Last Updated on February 22, 2023
Banks and credit unions have clients from all walks of life coming into their buildings each day. These establishments tend to be quiet and impeccably neat; however, there is always the potential for someone to become sick due to all of the shared items and surfaces between staff and customers. With a few simple additions, the chances of a client or employee becoming sick can be reduced.
There are over 90,000 FDIC bank locations and approximately 500,000 tellers in the United States. On average, they can complete 20 transactions in an hour, which means each employee can work with a maximum of 150 people in a day. Credit unions see plenty of individuals too, with the current estimate at 104.9 million members. At both establishments, patrons hand cash, checks, or a slip to staff, and in turn, receive money or another paper for signing. Sharing these items means both parties are sharing their germs too. They work with many clients and quickly, so leaving their desks to wash their hands is not always an option. Keeping automatic hand sanitizer dispensers within reach gives workers the chance to wash their hands in less than a minute.
In-person interactions are not the only way tellers can pick up a few germs. When outside businesses bring in cash to be deposited, bank employees must count and sort it all after other customers and staff handled it. This adds up to many hands on that money by the time it reaches the tellers. After being in circulation, each dollar bill has an average of 3,000 microbes on it. In order of most to least prevalent, a study performed by New York University found the following types of bacteria on them:
- Harmless microbes normally on skin
- Mouth (licking fingers to count out bills)
- Vaginal (not washing hands after bathroom use)
- Antibiotic-resistant (resistant to penicillin and methicillin)
- Fecal and Staphylococcus
Hand washing may feel just as necessary after counting cash as it does after a bathroom break. In the restroom, touch-free appliances are the more hygienic option. Automatic flush systems with inline sanitizer, soap dispensers, faucets, and hand dryers decrease the risk of cross-contamination and reduce mess and waste. Most of the employees using the restroom are women, as 79% of tellers in the US are female. Providing a sanitary disposal unit for pads and tampons is another way to protect everyone from cross-contamination. The unit is touch-free and prevents other users from being exposed to bloodborne pathogens by isolating its contents with a masking tray. The Actiwipe inside of each receptacle neutralizes waste and odor. In female-dominated occupations, feminine hygiene is just as important as general hygiene.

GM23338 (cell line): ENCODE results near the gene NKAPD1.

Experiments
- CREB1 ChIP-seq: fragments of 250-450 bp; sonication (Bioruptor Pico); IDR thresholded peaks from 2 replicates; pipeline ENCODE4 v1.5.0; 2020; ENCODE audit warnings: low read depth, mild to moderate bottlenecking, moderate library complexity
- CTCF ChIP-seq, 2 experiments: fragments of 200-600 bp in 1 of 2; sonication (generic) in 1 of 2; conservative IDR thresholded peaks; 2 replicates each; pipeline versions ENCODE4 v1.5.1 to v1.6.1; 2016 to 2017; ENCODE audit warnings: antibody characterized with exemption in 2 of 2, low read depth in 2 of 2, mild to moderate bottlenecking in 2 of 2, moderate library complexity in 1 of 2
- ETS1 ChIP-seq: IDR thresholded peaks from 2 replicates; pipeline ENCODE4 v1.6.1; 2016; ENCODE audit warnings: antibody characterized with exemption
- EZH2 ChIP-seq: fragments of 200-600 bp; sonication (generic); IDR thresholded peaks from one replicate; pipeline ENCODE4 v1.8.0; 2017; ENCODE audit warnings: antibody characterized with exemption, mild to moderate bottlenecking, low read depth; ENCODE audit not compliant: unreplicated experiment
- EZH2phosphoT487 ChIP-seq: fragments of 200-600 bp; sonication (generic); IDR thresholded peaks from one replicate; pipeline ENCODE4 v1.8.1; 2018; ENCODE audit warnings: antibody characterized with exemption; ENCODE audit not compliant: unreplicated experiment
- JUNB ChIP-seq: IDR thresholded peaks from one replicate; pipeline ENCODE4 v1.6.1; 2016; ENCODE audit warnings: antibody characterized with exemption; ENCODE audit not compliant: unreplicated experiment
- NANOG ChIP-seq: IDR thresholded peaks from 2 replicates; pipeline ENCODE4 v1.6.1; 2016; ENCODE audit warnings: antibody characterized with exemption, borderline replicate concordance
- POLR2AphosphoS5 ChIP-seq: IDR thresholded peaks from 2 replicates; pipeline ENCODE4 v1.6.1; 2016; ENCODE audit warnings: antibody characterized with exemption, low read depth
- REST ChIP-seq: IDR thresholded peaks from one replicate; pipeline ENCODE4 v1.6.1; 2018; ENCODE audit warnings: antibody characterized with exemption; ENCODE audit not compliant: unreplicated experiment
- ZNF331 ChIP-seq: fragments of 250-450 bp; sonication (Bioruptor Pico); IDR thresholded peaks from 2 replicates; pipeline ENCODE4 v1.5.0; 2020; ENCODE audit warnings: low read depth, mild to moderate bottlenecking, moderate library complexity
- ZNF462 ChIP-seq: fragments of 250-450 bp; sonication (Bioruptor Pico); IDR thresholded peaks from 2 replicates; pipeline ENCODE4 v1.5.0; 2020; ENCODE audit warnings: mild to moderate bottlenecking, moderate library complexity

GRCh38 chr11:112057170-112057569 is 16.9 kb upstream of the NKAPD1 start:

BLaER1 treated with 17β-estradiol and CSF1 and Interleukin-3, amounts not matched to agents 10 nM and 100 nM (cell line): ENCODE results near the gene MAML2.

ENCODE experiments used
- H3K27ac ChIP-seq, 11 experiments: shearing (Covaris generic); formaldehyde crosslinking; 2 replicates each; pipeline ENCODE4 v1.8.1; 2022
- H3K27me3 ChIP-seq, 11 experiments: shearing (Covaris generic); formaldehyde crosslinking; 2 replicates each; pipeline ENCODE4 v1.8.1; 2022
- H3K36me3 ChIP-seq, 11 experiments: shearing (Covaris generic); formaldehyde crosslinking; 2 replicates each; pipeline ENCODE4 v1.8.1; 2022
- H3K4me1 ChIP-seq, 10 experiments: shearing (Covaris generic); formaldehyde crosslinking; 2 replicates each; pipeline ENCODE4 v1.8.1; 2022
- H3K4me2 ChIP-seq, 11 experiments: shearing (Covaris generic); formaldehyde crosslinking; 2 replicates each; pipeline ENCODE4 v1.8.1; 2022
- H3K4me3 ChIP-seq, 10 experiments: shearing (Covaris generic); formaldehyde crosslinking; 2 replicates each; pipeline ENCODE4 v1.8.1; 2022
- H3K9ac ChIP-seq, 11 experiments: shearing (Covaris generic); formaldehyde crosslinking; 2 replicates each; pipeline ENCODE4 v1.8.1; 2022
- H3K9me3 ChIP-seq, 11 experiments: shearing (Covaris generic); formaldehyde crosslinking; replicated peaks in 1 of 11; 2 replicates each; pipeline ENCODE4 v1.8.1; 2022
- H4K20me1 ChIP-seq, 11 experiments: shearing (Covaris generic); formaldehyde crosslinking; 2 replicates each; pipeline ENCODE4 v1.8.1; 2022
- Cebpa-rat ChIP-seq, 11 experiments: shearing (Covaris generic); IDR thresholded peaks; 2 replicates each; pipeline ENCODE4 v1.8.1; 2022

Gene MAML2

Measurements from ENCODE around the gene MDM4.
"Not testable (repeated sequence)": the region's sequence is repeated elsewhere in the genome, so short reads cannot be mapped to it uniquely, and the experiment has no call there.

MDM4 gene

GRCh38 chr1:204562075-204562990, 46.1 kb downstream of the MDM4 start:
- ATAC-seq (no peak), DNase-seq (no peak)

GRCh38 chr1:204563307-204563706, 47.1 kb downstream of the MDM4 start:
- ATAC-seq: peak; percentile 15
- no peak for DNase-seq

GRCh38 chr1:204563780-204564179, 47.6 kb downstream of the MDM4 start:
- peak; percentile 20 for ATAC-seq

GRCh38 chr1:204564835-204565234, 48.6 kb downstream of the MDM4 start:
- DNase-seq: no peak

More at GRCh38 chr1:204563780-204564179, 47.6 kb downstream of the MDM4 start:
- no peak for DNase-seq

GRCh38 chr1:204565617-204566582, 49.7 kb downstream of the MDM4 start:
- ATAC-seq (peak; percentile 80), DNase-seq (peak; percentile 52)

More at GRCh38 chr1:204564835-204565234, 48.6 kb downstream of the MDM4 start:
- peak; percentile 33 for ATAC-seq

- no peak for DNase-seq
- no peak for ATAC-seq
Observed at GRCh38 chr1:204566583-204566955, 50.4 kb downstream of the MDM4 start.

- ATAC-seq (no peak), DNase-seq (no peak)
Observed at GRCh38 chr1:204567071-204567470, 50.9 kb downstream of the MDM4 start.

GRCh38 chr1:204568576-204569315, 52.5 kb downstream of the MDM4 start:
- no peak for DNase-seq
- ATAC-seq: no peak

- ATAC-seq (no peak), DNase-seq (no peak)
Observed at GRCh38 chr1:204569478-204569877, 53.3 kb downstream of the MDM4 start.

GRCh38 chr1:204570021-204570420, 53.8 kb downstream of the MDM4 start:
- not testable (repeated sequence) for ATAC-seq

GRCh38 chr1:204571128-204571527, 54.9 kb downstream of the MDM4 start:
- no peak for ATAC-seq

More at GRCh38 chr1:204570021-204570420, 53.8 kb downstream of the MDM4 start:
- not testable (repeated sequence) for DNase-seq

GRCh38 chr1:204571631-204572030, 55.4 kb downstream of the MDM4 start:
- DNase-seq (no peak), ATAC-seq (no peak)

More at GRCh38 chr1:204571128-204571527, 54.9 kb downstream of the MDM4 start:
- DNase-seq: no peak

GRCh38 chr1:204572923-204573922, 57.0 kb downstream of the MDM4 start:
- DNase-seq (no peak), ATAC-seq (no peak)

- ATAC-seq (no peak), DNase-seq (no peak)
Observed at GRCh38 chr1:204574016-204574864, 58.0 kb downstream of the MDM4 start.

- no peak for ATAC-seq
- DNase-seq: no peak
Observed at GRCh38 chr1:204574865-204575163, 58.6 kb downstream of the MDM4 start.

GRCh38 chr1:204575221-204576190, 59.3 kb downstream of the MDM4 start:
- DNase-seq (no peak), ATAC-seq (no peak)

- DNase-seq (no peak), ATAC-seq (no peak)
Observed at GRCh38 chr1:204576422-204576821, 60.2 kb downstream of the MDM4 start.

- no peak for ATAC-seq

According to microbiologist, Charles Gerba in an ABC News article, “bankers and accountants tended to be right behind teachers when it came to workplace germs, and the desks could be even dirtier.” A teller’s desk is his/her central hub of activity, so keeping it clean is a part of staying healthy on the job, especially if lunch is taken there too. Office desks typically have 400 times more bacteria than a toilet seat due to how infrequently they are cleaned. Even worse, a virus can live on a hard exterior for anywhere from a few hours to a few days. Keeping a surface sanitizer or sanitizing wipes at the ready for employees gives them the incentive and convenience to give their desks a fast and easy wipe down. It is worth their time too, as viruses were found on 60% fewer areas when workers sanitized their workspaces daily and sanitized their hands throughout the day.
Even though customers visit these establishments for a short time, the cleanliness of their area matters too. The shared pens and writing surfaces see many hands and likely harbor their fair share of bacteria. People’s hands pick up 30-50% of the microorganisms on anything they touch, so making hand sanitizer available, periodically wiping these common places and items down, or providing sanitizing wipes for customers to use at their discretion will help to keep anything sickly from spreading. Dr. Darria Long Gillespie, the executive vice president of health and wellness at Sharecare, says “If 50 people before you had used that pen, it’s almost as if you’ve shaken hands with every one of them.” This applies to other frequently touched spots, like door handles and ATM buttons.
It may be surprising to realize that banks and credit unions are hot-spots for germs, but thinking about all of the shared pens, papers, and exteriors could make you want to wash your hands after that next visit. Products that help staff and customers maintain their hand hygiene and keep common surfaces clean could make a large, positive impact. Fewer sick days and happier clients can make the investment in hygiene well worth the time and money.